Mother’s Day Caddis Hatch

Cian McGillicuddyFly FishingLeave a Comment

Mother’s day is here, and what an amazing day it is! We get to celebrate the women who gave us life, helped shape who we are and supply us with a never ending stream of love. But, as luck would have it, it’s also the namesake of the prolific “Mother’s Day Caddis” hatch on the Colorado and Roaring Fork rivers. 

Though it’s called the “Mother’s Day” hatch, this incredible event typically begins before Mother’s Day when water temperatures start to rise in the spring. This change in water temperature triggers intense Caddisfly hatches and the trout gorge themselves from late April through the month of May. All of this activity provides anglers with the opportunity to take advantage of this feeding frenzy and have some excellent dry fly fishing! 

Caddis are a staple food source for trout throughout the spring, summer and early fall, but what makes the Mother’s Day Caddis hatch so fun is that it’s our first real opportunity of the year to do some action packed dry fly fishing. Like any hatch, timing and location are paramount to success, so don’t expect it to be lights out everywhere all at once. Generally, activity starts lower down on the Colorado River, and moves upstream and into the Roaring Fork as temperatures increase throughout the watershed. But, with a little patience and persistence you can fill your net with brown and rainbow trout!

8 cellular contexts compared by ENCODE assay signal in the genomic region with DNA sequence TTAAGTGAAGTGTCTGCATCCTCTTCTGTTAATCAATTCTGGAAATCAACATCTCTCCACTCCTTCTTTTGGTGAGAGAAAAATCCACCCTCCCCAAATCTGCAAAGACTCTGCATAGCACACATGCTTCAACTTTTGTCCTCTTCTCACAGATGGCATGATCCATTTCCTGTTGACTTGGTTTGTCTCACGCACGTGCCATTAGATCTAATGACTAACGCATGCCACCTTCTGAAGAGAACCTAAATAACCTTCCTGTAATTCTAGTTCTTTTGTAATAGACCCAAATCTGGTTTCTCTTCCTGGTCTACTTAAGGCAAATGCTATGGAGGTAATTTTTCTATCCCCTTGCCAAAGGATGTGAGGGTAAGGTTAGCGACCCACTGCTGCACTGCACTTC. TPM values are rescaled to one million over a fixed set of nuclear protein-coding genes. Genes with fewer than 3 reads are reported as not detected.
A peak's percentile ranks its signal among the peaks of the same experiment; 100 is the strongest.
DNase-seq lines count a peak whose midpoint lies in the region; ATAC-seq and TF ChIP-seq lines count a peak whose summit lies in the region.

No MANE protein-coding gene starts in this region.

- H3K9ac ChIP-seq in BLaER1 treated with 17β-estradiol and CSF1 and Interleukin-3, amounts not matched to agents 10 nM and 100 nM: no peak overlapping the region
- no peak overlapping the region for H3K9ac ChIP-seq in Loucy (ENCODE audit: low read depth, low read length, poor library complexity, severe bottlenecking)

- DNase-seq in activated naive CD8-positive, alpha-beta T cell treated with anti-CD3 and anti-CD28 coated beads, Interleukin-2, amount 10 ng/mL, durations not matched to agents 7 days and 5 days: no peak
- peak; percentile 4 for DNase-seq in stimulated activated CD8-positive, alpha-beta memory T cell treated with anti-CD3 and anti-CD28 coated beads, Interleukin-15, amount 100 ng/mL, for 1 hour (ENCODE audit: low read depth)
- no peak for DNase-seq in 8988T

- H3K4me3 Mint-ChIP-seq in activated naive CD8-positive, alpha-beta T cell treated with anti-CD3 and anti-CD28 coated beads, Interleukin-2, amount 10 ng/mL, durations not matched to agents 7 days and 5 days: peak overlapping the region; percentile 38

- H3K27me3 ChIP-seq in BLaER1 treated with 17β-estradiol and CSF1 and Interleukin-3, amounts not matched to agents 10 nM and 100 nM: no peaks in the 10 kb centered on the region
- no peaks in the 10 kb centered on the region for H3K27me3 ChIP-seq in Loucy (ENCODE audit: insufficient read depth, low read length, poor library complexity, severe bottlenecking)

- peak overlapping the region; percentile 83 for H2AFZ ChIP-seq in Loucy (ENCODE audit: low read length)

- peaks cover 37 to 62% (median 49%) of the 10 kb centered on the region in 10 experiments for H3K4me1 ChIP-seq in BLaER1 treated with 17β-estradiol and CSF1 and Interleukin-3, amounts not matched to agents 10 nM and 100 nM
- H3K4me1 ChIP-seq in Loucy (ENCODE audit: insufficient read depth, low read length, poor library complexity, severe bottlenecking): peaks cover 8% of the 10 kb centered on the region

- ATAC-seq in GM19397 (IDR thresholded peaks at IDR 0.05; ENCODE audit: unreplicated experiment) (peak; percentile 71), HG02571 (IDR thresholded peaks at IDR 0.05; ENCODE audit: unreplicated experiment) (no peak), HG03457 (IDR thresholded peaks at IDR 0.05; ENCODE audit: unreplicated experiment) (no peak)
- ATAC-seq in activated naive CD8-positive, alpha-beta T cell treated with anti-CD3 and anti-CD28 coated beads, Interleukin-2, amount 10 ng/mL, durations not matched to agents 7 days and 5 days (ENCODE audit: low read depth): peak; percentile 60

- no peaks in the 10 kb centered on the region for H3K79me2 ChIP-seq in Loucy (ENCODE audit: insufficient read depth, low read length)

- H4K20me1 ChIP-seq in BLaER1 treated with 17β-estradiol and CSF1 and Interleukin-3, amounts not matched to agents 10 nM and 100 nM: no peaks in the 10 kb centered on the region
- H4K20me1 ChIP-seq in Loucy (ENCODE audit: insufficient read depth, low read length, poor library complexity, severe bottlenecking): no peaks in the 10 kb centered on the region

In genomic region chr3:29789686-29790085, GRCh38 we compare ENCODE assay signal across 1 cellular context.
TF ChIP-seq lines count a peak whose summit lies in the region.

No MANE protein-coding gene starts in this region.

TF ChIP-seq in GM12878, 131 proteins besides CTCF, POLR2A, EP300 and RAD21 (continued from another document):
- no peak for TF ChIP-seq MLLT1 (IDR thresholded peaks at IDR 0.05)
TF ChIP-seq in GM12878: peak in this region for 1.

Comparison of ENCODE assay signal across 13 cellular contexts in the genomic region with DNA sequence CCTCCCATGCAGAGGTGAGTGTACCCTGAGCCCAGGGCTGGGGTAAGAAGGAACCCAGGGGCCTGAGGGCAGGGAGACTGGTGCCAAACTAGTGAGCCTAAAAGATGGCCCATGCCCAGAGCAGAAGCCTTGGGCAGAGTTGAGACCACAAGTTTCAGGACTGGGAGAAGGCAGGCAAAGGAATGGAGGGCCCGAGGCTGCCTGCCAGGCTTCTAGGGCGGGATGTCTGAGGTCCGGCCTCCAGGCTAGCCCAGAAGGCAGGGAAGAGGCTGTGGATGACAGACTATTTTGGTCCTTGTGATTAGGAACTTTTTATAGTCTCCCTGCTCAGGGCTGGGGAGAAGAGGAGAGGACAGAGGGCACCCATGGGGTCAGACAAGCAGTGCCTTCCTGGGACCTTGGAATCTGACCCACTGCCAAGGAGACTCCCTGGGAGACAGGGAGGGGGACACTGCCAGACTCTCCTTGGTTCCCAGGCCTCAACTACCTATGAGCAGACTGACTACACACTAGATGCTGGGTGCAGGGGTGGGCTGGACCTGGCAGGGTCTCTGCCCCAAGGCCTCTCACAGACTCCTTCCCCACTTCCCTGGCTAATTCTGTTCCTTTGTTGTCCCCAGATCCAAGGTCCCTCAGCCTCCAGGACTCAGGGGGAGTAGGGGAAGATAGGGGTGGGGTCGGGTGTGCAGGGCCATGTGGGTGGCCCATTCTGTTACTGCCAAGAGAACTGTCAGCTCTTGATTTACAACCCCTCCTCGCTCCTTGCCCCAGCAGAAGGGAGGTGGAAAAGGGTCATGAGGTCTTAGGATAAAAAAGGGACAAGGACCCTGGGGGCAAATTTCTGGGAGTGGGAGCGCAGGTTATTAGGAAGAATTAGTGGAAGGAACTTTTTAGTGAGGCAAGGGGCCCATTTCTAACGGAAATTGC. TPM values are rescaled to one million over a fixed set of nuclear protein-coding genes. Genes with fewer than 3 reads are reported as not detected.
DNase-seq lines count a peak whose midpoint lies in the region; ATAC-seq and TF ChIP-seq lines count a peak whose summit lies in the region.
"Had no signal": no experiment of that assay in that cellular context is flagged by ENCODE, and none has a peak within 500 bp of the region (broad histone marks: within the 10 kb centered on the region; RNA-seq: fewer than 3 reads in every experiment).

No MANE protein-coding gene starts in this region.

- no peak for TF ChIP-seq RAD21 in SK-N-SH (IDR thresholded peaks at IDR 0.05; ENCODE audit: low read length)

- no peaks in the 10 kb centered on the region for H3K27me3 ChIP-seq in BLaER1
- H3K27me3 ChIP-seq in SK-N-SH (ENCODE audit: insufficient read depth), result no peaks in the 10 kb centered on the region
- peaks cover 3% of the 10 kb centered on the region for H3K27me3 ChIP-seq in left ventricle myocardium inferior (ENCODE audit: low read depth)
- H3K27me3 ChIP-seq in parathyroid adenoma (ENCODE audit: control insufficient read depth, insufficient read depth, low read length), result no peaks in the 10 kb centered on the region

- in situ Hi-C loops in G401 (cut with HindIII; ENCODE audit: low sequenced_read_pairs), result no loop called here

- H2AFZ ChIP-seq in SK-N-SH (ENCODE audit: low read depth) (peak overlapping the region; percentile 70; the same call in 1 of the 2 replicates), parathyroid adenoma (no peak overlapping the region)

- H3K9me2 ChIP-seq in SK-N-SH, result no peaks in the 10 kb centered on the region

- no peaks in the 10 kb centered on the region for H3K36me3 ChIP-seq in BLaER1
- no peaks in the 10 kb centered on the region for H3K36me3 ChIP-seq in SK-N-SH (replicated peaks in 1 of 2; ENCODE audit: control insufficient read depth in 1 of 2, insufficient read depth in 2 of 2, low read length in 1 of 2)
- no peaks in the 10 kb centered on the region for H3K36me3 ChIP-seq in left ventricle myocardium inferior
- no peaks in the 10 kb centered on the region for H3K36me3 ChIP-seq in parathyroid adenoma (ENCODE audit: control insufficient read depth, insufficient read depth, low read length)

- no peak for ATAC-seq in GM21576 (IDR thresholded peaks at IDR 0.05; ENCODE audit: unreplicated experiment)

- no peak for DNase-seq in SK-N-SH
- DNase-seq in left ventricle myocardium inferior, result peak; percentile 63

There are a wide range of Caddisflies that inhabit our rivers, but during an active hatch classic dry flies like a size 14-16 Elk Hair Caddis, X Caddis, or Missing Link Caddis will all produce great results! Take some time to identify a pod of feeding fish, and note the bugs coming off of the water. Match your fly selection as closely as possible to the size and color of the Caddis you see coming off of the water.

Elk Hair Caddis #14

But, Caddis dries aren’t the only thing on the menu during the spring! Bring a few different pre-rigged set ups to maximize your time fishing and dial in what’s working best. If you only see fish feeding occasionally on the surface, try fishing a dry dropper set up. Lead with a Dry Fly that floats well (small Stimulators or larger Elk Hair Caddis are good choices) and drop a Guide’s Choice or CDC Hare’s Ear, Sparkle Caddis or Dirty Bird nymph off of the back. If that isn’t producing, try a nymph set up with Stonefly, Caddis and Baetis nymph patterns to see if your luck improves!

Springtime Nymphs!

There is a lot to celebrate this Mother’s Day, and it certainly isn’t about the fishing, it’s about all of the incredible mothers out there! But, if your mom likes to fish, get her out on the river to celebrate. The fish are feeling the love too! Don’t be afraid to reach out if you have any questions about fishing this hatch, we’re always here to help!

Written by Cian McGillicuddy, Photos by Anna Stonehouse

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